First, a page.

As the world's greatest hockey player, Wayne Gretzky already knew all there was to know about composure.
He had it as a six-year old playing on a team of ten-year olds in his hometown of Brantford, Ontario. He had it when he played under the spotlight with the Ontario Hockey League's Sault Ste. Marie Greyhounds and the World Hockey Association's Indianapolis Racers and Edmonton Oilers. And he had it when he led the young and promising Oilers into the National Hockey League.
But on this day 20 years ago, The Great One - for one moment in his career - just couldn't hold it together. The 27-year-old, who had spent almost his whole life fending off jealous hockey parents, tough opponents and harsh critics, broke down after reading off just a few words at Edmonton's Molson House.
"For the benefit of Wayne Gretzky, my new wife and our expected child in the new year, I thought it was beneficial to all involved if they let me play with the Kings," he said to the shock of everyone in the room. "It's disappointing having to leave Edmonton, but there comes a time when."
With that, Gretzky wept behind the mess of microphones, coming face-to-face with the reality that he was no longer an Edmonton Oiler. "I promised Mess I wouldn't do this," he said sheepishly as he wiped his eyes. Just three months after leading them to their fourth Stanley Cup in five seasons, the only NHL team Wayne Gretzky ever played for, the team he loved, had traded him away.
On August 9, 1988, Oilers owner Peter Pocklington did the unthinkable when he traded Gretzky, along with defenceman Marty McSorley and forward Mike Krushelnyski to the Los Angeles Kings for centre Jimmy Carson, winger Martin Gelinas, three first-round draft picks and $15 million in cash. It was a move that stunned the sports world and numbed hockey fans across Canada.
For Pocklington, it was strictly a business move for an owner who needed more cash than championships. At a time when Canadians knew little about the boardroom's side of hockey, however, it was nothing short of an emotional letdown. Canada's favorite son was gone.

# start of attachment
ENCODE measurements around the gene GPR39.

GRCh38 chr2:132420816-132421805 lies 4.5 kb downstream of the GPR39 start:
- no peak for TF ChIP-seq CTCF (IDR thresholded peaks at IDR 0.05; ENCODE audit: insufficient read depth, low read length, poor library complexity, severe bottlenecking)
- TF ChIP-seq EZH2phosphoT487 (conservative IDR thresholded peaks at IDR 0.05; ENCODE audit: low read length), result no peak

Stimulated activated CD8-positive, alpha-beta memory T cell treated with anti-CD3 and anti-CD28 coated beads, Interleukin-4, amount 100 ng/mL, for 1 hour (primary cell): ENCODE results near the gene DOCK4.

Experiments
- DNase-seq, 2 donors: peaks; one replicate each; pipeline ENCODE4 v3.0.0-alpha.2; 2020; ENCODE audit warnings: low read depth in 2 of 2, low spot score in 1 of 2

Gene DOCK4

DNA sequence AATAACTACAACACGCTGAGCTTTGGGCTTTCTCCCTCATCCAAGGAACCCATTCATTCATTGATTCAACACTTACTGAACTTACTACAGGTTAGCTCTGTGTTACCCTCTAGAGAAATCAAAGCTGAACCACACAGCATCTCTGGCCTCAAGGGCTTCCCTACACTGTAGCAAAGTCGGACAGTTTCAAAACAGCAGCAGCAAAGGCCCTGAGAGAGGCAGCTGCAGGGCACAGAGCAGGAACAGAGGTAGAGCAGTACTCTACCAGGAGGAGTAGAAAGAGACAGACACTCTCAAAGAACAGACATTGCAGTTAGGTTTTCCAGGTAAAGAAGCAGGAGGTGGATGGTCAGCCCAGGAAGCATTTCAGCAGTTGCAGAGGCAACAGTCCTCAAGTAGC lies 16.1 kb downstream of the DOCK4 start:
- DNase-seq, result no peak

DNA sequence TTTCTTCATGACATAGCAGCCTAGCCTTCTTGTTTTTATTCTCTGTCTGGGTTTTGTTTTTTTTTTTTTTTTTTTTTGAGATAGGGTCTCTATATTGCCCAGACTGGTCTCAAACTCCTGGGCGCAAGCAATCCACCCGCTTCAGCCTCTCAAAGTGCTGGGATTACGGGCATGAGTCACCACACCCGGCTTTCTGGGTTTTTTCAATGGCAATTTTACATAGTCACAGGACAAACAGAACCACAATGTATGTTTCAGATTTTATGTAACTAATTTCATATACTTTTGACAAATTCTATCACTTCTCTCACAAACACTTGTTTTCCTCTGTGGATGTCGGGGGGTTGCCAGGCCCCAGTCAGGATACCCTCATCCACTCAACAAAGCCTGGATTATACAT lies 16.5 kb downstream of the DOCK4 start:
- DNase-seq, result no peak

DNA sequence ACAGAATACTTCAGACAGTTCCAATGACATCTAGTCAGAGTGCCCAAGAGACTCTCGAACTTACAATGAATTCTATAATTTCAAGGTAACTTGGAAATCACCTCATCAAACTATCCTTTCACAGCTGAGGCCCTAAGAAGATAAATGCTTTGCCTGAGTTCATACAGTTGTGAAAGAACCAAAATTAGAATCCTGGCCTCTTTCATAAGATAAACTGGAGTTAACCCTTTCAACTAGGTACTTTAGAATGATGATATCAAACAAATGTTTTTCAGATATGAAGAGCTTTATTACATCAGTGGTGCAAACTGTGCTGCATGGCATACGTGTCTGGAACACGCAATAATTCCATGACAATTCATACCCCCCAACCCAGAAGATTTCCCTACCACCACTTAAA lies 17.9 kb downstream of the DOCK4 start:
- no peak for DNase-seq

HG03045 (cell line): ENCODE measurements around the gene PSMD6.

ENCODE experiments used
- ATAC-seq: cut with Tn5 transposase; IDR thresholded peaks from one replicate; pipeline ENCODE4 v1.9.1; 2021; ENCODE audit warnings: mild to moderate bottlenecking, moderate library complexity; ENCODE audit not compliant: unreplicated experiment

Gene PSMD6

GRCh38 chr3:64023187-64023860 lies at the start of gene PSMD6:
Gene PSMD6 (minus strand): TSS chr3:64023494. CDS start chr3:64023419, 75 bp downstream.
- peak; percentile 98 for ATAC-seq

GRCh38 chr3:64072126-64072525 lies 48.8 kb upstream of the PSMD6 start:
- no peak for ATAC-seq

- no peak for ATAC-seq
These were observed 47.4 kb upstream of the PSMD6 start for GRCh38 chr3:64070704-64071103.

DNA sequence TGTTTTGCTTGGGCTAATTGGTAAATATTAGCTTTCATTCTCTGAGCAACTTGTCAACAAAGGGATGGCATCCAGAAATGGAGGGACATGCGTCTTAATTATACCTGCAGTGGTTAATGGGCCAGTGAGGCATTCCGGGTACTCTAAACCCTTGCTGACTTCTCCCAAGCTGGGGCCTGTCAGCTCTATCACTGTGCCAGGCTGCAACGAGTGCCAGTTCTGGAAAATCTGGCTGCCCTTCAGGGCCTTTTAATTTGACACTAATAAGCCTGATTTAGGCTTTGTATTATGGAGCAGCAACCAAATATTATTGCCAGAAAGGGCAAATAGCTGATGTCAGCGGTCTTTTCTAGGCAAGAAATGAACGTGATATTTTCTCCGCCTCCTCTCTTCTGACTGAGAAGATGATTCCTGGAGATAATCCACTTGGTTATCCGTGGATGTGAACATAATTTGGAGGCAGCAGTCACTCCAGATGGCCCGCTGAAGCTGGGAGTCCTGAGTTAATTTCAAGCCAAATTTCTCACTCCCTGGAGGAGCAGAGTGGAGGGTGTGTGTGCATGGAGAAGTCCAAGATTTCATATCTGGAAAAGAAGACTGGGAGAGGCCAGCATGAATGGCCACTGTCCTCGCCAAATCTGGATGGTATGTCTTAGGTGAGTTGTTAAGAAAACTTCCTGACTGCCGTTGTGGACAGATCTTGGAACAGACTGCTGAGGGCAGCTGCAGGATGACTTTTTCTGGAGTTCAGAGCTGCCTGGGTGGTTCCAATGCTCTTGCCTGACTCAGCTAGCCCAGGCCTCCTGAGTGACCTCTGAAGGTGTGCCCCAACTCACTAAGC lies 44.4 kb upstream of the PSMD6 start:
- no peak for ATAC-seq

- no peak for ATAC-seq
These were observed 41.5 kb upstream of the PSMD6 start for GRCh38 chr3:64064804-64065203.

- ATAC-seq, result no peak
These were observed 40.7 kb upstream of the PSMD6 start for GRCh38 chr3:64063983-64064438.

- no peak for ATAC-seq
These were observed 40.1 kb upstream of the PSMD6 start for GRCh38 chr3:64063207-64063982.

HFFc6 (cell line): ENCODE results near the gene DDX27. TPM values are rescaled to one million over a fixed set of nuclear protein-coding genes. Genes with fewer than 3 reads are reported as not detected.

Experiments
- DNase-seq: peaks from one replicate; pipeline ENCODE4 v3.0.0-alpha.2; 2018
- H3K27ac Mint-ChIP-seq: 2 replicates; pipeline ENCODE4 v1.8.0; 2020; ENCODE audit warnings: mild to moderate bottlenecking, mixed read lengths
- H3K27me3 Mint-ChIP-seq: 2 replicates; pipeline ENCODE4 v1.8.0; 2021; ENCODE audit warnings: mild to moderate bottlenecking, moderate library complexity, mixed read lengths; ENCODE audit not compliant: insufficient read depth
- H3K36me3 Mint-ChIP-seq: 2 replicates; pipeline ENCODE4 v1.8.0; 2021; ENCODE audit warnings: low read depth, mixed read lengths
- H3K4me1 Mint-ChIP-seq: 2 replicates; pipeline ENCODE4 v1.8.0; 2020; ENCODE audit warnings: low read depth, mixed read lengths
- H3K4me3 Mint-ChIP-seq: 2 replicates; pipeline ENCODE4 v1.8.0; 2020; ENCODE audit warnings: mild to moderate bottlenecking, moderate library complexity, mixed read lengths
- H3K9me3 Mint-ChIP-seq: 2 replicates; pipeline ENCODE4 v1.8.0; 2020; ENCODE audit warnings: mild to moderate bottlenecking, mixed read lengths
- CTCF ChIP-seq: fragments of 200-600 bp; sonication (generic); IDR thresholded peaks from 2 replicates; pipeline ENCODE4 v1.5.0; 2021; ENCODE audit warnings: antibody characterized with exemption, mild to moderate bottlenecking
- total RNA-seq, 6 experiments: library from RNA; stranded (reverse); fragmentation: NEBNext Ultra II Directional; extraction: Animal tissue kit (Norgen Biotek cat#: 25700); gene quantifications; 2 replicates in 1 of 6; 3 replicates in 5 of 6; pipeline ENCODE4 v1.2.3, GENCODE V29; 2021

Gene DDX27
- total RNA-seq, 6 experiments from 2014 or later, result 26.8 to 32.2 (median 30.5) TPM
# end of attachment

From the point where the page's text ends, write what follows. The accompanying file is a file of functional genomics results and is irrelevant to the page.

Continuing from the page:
In Edmonton, fans marched to Northlands Coliseum burning Pocklington in effigy. Tabloid papers grilled The Great One, calling him a traitor and dubbing his wife, 'Jezebel Janet' amid their own speculation that he engineered the deal to move to Hollywood to further her acting career. 'The Trade' even made it to Question Period at the House of Commons, as NDP House Leader Nelson Riis demanded that the Mulroney government block it from happening.
"At the time I was doing it, I don't think I really got it," said former Kings owner Bruce McNall, who helped orchestrate the trade. "Looking back, now I see it had a big, big impact."
For the NHL, the deal gave the league that much more exposure south of the border. With No. 99 in the lineup, the Kings were an instant draw at home and on the road - and a winning team. They made the playoffs for four straight seasons, culminating with their first Stanley Cup Final berth in 1993. Gretzky also continued to re-write the NHL's record books. Wearing the Kings' black and silver, he broke Gordie Howe's NHL record of 1,850 points (in Edmonton of all places), became the first player to break the 2,000-point plateau, and passed Mr. Hockey's career mark for goals.
But The Great One also took great pride in being a big factor off the ice.
"I remember the first weekend I was in L.A.," he told TSN. "I was going by these tennis courts and I stopped the car and told my friend, 'If we were in Canada, people would be playing inline and ball hockey here.' A year later there was a sign on the fence that read, 'No Inline Hockey Allowed.' It's come a long way; there are minor hockey teams in California now and in Arizona that can compete with the top teams in Canada and they're very good. There aren't as many, but we are getting to that point."
The trade, arguably the biggest ever made, also reinforced the notion that nothing is forever in professional sports. Recent deals involving superstars like Alex Rodriguez, Shaquille O'Neal and even Brett Favre are certainly surprising, but not that shocking to most sports fans. If Gretzky could go, anyone could go.
"There's no player in any sport that isn't trade bait," explained McNall.
TSN.ca commemorates the historic deal as Ryan Rishaug looks back at the day that The Great One said goodbye to Edmonton and the Oilers dynasty.